The decision of what makes a good family needs to rest with the members of that family. As soon as society starts to define what makes a “good family” versus a bad one, we limit people’s value in our society and marginalize their experience. I do not believe it is within our rights as fellow humans to do that.

9) In our time society is increasingly drifting away from long-standing values and ways of living. I put to you that people are making a huge mistake by along with this trend, and especially in regard to a sexual identity issue closely related to the one described above; that is, the attempt to have society legitimise and accept homosexual relationships as normal (e.g., we are threatened with a major step in this direction by the pending United States Supreme Court decision on same-sex “marriage” expected in June 2015).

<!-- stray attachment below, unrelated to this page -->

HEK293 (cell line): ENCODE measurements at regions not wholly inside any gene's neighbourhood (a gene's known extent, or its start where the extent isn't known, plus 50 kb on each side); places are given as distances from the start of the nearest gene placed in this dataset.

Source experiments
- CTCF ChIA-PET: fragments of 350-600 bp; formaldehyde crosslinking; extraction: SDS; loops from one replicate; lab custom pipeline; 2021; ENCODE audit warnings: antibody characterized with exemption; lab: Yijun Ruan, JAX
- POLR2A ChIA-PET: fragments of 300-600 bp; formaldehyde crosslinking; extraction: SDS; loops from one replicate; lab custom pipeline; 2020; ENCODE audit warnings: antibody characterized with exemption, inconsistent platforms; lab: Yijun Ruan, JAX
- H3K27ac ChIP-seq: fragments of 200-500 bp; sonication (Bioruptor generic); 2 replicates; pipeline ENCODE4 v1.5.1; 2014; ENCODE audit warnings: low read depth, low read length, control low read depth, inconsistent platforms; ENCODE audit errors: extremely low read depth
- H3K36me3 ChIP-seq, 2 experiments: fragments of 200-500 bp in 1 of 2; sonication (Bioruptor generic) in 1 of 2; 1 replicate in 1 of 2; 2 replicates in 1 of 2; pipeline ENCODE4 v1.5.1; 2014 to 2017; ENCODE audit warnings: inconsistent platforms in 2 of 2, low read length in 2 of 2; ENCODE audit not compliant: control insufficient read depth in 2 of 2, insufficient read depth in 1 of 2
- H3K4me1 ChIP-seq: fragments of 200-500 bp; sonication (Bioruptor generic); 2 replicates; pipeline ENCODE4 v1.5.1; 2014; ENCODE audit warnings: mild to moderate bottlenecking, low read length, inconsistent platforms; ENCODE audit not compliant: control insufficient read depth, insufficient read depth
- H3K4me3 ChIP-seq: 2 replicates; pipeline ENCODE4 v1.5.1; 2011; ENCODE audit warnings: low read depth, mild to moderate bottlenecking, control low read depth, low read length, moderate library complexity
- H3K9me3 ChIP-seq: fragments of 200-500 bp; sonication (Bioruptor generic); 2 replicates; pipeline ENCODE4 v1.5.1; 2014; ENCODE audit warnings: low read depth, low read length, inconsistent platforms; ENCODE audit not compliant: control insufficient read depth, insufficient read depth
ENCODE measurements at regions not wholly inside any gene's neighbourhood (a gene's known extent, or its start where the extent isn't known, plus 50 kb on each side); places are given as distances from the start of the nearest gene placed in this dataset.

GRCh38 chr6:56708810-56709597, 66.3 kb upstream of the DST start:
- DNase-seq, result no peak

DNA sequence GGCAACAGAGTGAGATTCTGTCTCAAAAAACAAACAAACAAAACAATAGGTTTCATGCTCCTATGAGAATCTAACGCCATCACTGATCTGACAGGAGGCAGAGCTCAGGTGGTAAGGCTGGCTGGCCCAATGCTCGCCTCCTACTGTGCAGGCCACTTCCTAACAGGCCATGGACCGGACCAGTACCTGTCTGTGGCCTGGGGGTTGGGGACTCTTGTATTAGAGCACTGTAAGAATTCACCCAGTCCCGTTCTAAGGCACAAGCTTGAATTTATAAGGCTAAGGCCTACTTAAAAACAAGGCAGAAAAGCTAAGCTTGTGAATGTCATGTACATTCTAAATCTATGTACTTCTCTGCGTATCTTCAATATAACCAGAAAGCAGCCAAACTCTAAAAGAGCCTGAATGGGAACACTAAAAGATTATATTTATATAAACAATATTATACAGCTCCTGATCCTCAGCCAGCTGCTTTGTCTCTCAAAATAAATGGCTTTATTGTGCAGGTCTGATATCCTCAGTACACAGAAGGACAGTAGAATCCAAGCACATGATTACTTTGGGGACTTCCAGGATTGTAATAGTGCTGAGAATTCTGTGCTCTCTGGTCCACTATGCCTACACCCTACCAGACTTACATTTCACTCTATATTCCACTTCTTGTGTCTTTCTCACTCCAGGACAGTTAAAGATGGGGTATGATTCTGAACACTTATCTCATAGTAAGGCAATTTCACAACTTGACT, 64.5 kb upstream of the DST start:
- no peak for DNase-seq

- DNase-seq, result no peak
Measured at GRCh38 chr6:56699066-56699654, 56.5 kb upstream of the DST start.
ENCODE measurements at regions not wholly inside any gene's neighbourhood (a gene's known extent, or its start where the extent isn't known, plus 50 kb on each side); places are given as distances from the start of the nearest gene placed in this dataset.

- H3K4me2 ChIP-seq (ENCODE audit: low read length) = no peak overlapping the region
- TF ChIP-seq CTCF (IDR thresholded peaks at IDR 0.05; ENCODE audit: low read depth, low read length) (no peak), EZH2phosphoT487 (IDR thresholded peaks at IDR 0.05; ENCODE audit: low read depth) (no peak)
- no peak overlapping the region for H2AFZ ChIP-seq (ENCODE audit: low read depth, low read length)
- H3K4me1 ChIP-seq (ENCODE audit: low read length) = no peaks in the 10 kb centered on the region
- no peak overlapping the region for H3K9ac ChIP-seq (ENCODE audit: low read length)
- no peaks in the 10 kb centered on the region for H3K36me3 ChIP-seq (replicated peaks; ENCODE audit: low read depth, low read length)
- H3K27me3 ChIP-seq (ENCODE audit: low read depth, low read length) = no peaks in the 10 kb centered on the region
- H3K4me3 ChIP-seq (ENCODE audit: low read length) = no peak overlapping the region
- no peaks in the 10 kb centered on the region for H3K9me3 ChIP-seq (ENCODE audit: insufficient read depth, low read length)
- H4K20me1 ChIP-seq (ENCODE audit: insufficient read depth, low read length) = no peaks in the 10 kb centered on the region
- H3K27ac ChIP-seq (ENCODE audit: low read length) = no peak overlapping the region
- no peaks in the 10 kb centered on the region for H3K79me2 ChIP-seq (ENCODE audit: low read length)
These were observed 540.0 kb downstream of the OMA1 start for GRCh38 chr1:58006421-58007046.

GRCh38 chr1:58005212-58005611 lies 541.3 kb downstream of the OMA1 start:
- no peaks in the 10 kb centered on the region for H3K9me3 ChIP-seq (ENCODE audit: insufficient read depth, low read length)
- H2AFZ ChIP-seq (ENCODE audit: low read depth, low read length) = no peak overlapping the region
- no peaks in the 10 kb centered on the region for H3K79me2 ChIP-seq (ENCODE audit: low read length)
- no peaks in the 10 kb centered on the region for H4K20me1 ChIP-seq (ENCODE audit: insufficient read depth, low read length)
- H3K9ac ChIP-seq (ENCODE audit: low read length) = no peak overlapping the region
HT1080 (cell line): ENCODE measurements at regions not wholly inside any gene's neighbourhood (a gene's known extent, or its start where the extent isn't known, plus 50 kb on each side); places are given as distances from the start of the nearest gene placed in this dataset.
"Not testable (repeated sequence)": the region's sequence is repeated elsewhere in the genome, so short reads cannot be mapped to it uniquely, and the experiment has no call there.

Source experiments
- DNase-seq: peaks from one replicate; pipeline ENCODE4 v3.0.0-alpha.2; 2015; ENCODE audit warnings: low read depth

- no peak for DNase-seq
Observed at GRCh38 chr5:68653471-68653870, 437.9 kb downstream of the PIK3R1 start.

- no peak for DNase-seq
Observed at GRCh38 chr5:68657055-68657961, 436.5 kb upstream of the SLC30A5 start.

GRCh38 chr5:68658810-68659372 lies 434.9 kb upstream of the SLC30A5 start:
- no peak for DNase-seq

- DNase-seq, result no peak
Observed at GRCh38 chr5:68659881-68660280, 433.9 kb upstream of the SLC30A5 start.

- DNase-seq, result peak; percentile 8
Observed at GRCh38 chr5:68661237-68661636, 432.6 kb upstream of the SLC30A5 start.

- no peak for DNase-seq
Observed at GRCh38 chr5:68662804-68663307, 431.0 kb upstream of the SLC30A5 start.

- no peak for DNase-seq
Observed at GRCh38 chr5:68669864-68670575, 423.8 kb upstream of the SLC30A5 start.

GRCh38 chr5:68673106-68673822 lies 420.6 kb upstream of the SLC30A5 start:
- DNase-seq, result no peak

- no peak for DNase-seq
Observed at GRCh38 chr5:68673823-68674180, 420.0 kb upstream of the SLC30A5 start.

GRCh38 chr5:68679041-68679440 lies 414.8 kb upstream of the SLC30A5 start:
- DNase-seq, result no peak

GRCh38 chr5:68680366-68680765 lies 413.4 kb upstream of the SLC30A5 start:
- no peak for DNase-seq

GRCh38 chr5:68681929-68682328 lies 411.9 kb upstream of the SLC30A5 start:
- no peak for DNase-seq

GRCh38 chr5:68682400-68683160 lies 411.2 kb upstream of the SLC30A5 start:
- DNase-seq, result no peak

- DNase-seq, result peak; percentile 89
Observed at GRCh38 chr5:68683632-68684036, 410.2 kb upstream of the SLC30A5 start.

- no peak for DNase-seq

I disagree. I think we’re on a remarkable trend of appreciating that the human experience is not one defined by a common, shared sense of right vs wrong. Perhaps when we collectively understand that we’re all different, we can stop the never-ending cycle of violence and hatred that spreads from trying to enforce a particular set of values onto the unwilling masses.

I understand that change can be stressful. However, your response has only re-affirmed that we’re on the right choice with our process of making our world just a little bit more inclusive to everyone.


David Billson, President & CEO
Ellipsis Digital
(519) 438 9064 x 5155
www.ellipsis.digital

Note: blog updated to changed the term transgendered to transgender. Apologies for the error.